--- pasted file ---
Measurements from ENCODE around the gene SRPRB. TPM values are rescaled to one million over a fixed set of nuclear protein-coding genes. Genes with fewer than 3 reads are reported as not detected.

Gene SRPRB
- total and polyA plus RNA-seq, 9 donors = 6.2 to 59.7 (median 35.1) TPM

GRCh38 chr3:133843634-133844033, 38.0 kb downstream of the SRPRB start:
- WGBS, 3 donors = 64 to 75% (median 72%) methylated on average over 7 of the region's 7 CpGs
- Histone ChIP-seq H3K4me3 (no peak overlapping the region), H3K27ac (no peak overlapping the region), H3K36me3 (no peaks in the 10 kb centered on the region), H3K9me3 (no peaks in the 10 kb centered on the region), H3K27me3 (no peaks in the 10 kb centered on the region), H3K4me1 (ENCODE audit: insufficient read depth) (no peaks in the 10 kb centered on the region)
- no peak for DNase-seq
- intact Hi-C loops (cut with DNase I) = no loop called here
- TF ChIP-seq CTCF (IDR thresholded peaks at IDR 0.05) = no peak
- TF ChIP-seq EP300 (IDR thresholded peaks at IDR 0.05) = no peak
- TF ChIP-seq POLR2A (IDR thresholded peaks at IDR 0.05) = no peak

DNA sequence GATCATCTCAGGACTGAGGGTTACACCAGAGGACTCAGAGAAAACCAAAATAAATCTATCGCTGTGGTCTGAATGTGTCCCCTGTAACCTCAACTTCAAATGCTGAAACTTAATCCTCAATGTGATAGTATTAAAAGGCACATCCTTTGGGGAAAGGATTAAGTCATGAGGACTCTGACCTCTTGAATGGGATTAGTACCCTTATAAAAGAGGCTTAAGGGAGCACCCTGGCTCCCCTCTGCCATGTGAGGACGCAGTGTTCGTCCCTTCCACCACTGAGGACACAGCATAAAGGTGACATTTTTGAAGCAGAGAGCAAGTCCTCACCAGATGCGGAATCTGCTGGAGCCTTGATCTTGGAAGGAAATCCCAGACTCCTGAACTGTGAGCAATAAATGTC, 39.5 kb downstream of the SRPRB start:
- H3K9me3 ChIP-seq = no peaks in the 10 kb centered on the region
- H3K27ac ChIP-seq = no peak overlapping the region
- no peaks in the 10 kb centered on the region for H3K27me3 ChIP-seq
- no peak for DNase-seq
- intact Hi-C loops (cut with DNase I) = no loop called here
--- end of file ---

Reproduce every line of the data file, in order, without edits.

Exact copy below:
Measurements from ENCODE around the gene SRPRB. TPM values are rescaled to one million over a fixed set of nuclear protein-coding genes. Genes with fewer than 3 reads are reported as not detected.

Gene SRPRB
- total and polyA plus RNA-seq, 9 donors = 6.2 to 59.7 (median 35.1) TPM

GRCh38 chr3:133843634-133844033, 38.0 kb downstream of the SRPRB start:
- WGBS, 3 donors = 64 to 75% (median 72%) methylated on average over 7 of the region's 7 CpGs
- Histone ChIP-seq H3K4me3 (no peak overlapping the region), H3K27ac (no peak overlapping the region), H3K36me3 (no peaks in the 10 kb centered on the region), H3K9me3 (no peaks in the 10 kb centered on the region), H3K27me3 (no peaks in the 10 kb centered on the region), H3K4me1 (ENCODE audit: insufficient read depth) (no peaks in the 10 kb centered on the region)
- no peak for DNase-seq
- intact Hi-C loops (cut with DNase I) = no loop called here
- TF ChIP-seq CTCF (IDR thresholded peaks at IDR 0.05) = no peak
- TF ChIP-seq EP300 (IDR thresholded peaks at IDR 0.05) = no peak
- TF ChIP-seq POLR2A (IDR thresholded peaks at IDR 0.05) = no peak

DNA sequence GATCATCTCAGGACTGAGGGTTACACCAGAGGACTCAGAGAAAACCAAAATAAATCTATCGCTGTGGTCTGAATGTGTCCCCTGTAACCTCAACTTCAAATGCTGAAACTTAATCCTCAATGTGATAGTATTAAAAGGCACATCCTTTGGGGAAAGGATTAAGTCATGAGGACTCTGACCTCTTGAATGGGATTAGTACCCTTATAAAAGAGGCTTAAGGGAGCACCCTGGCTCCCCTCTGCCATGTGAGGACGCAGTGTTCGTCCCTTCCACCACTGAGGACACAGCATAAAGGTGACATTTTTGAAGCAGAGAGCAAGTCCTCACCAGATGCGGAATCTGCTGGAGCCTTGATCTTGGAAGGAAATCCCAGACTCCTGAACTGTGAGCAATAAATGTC, 39.5 kb downstream of the SRPRB start:
- H3K9me3 ChIP-seq = no peaks in the 10 kb centered on the region
- H3K27ac ChIP-seq = no peak overlapping the region
- no peaks in the 10 kb centered on the region for H3K27me3 ChIP-seq
- no peak for DNase-seq
- intact Hi-C loops (cut with DNase I) = no loop called here